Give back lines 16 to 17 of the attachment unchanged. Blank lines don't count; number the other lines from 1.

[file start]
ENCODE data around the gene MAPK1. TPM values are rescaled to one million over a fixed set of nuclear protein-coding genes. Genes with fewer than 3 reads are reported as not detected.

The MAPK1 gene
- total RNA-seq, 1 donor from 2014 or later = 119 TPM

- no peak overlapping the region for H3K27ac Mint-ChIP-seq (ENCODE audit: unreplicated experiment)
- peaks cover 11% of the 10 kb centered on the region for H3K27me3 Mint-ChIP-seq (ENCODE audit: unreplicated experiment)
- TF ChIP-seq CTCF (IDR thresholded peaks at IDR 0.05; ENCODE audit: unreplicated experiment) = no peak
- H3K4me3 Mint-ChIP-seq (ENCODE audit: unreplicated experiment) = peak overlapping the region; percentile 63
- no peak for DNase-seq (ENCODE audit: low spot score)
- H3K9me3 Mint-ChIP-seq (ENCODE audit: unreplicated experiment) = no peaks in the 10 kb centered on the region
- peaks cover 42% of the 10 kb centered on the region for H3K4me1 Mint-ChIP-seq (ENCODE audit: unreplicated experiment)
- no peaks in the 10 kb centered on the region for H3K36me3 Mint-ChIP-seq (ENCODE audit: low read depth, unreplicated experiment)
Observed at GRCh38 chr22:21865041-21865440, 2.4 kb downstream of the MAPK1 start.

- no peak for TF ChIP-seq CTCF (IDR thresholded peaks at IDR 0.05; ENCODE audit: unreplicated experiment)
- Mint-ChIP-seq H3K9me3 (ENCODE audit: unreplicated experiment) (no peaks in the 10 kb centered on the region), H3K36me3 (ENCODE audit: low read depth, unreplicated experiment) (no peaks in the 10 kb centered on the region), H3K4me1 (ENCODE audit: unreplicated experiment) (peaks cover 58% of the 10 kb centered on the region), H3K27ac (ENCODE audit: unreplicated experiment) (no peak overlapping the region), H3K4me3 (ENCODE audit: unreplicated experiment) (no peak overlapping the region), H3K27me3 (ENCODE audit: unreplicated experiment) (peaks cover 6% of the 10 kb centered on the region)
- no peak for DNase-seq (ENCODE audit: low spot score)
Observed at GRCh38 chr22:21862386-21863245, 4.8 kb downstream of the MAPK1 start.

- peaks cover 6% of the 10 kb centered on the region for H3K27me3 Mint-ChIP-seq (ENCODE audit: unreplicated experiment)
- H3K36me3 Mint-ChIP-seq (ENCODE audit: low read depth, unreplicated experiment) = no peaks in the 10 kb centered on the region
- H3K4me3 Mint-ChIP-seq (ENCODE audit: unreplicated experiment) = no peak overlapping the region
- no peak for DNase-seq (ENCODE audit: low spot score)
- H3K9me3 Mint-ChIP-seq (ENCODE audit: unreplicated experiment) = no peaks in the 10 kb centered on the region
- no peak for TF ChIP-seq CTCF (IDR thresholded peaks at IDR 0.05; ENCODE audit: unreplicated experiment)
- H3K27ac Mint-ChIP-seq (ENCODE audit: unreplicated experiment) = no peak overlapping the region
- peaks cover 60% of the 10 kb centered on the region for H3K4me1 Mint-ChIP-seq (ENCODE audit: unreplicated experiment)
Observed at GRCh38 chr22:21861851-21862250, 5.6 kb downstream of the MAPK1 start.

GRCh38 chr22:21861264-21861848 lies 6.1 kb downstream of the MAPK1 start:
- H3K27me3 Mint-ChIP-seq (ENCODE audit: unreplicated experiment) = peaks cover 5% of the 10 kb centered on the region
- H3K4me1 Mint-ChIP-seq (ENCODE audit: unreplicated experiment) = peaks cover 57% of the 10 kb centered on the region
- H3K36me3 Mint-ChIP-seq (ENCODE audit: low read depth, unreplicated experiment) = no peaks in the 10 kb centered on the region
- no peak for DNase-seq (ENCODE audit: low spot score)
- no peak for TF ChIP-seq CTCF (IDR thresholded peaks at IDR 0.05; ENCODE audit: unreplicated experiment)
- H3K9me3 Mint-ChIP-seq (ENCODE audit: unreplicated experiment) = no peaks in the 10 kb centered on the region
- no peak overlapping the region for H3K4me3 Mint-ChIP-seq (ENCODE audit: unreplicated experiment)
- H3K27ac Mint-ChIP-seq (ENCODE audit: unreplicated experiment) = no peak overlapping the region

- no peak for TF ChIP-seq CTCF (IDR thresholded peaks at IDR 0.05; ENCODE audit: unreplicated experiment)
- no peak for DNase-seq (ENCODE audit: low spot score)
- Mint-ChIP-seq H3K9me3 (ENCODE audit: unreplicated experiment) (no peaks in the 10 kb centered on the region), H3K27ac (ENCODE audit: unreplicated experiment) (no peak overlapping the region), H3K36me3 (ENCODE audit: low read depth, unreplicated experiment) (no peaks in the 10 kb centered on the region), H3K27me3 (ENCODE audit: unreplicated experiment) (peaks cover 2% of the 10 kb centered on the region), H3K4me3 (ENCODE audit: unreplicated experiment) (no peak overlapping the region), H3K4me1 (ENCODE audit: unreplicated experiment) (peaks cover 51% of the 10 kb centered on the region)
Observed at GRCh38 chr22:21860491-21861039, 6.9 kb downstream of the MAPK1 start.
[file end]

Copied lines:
Observed at GRCh38 chr22:21862386-21863245, 4.8 kb downstream of the MAPK1 start.

- peaks cover 6% of the 10 kb centered on the region for H3K27me3 Mint-ChIP-seq (ENCODE audit: unreplicated experiment)